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Posted by on Tuesday, February 5, 2008 at 4:27pm.

What is the resultant of two displacement vectors having the same direction?

a. The resultant is the sum of the two displacements having the same direction as the original vectors.

b. The resultant is the difference of the two displacements having the same direction as the original vectors

c. the resultant is the sum of the two displacements having the direction opposite to the direction of the original vectors.

d. the resultant is the sum of the two displacements having the direction perpendicular to the direction of the original vectors

Ya I totally do not understand any of this physics. I read the chapter on it that I was supposed to but none of it makes sense and I really don't know what it is. I think its a or b from reading but I just don't know.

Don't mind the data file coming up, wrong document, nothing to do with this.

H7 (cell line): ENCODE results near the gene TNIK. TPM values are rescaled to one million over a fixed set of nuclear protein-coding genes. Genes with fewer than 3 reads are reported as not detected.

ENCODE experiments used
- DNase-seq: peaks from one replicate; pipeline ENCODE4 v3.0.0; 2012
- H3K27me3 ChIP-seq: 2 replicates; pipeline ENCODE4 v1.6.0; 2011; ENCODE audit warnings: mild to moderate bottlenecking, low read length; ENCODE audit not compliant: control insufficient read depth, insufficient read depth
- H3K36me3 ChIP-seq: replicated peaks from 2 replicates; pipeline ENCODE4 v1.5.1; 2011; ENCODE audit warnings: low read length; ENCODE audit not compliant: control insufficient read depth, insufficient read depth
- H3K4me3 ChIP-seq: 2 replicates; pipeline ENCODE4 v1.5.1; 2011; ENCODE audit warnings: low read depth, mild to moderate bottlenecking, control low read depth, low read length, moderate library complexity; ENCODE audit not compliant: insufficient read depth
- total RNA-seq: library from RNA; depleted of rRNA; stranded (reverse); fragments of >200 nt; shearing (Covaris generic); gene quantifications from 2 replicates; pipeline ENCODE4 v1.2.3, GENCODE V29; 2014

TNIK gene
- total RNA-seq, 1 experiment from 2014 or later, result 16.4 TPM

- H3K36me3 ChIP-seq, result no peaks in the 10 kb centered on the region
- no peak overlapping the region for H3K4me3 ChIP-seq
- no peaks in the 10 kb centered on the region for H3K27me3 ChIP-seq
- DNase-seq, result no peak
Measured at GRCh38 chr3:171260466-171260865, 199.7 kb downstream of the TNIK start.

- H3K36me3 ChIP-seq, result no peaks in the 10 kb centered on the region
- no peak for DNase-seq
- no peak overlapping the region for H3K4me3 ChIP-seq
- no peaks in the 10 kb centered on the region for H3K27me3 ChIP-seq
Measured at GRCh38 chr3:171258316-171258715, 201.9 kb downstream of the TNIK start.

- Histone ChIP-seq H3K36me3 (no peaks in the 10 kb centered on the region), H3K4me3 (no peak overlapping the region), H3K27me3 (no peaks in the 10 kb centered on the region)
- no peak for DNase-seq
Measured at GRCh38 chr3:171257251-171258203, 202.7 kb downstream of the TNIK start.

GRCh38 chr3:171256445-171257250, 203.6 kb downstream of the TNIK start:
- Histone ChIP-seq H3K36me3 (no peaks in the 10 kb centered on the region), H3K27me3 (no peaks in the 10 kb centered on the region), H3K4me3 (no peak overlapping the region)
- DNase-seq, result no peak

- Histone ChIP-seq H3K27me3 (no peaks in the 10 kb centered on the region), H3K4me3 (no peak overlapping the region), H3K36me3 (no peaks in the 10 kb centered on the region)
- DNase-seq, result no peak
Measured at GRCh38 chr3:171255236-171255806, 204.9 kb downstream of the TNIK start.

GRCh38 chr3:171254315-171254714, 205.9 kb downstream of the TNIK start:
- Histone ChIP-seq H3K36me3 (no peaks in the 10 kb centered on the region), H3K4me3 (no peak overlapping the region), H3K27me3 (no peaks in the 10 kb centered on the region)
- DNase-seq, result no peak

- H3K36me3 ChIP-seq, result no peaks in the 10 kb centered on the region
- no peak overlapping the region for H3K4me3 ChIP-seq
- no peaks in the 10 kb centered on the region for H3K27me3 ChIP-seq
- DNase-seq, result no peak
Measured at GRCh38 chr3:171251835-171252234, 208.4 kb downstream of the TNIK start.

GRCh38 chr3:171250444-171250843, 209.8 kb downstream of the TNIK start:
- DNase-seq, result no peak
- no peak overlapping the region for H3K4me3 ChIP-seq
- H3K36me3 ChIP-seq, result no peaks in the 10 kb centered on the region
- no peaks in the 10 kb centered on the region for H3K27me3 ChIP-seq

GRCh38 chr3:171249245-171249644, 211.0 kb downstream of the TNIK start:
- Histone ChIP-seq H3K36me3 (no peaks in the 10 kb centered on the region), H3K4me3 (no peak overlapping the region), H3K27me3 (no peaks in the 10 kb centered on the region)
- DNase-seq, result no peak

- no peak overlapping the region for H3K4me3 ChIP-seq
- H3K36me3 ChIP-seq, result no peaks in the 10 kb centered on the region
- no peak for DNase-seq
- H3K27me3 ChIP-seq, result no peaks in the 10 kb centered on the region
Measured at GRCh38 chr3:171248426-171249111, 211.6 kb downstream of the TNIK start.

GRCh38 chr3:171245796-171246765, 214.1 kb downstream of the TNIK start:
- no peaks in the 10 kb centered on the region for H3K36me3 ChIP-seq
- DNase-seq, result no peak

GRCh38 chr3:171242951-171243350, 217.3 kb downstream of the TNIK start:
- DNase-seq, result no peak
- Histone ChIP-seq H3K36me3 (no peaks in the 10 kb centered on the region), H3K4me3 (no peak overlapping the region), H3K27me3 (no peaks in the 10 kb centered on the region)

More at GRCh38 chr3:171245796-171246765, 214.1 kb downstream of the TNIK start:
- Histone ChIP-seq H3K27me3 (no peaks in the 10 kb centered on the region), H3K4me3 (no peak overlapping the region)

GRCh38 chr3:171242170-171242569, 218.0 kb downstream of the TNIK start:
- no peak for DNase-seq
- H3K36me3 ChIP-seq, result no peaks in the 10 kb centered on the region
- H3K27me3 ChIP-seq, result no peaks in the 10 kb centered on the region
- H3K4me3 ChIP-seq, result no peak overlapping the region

• Physics - , Tuesday, February 5, 2008 at 4:36pm

    A displacement vector has a magnitude (size) and a direction (like any other vector).
    Now let's take one that is two meters in magnitude and East in direction.
    Then we combine it with another that is six meters East.
    Now if we move two meters East, then six meters East. I claim we would end up eight meters East. ---> a.

  • Physics - , Monday, July 7, 2008 at 9:03pm

    i think its B

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